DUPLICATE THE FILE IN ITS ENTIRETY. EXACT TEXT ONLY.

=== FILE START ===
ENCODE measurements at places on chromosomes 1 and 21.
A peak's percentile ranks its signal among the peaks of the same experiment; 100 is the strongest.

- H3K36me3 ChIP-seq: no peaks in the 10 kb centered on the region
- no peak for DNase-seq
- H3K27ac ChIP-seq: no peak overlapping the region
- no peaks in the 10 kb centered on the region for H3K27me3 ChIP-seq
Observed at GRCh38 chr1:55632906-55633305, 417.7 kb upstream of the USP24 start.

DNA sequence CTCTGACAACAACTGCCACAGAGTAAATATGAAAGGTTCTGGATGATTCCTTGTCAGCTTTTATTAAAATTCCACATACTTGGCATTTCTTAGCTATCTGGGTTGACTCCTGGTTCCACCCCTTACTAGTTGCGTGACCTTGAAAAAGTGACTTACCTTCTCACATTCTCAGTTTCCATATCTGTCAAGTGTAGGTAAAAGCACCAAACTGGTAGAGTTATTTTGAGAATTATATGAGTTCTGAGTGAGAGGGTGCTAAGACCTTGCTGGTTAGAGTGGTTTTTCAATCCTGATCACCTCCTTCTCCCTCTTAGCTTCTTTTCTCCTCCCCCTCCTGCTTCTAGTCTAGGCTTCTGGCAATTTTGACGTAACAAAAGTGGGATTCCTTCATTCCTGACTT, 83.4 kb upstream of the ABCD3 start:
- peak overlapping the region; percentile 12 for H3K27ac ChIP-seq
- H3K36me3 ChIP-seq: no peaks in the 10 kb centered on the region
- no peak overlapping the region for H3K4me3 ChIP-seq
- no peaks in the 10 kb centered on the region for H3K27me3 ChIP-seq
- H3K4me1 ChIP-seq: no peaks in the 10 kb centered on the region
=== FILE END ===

ENCODE measurements at places on chromosomes 1 and 21.
A peak's percentile ranks its signal among the peaks of the same experiment; 100 is the strongest.

- H3K36me3 ChIP-seq: no peaks in the 10 kb centered on the region
- no peak for DNase-seq
- H3K27ac ChIP-seq: no peak overlapping the region
- no peaks in the 10 kb centered on the region for H3K27me3 ChIP-seq
Observed at GRCh38 chr1:55632906-55633305, 417.7 kb upstream of the USP24 start.

DNA sequence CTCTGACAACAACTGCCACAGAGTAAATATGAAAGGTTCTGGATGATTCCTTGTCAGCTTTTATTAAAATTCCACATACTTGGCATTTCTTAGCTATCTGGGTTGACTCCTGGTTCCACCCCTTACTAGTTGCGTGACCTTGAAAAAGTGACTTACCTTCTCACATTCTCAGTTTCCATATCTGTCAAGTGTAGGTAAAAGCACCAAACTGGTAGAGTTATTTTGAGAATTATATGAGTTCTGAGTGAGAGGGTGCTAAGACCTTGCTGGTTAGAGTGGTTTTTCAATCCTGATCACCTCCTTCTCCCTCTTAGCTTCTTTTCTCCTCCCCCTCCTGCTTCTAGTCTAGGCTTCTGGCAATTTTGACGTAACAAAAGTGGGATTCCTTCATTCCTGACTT, 83.4 kb upstream of the ABCD3 start:
- peak overlapping the region; percentile 12 for H3K27ac ChIP-seq
- H3K36me3 ChIP-seq: no peaks in the 10 kb centered on the region
- no peak overlapping the region for H3K4me3 ChIP-seq
- no peaks in the 10 kb centered on the region for H3K27me3 ChIP-seq
- H3K4me1 ChIP-seq: no peaks in the 10 kb centered on the region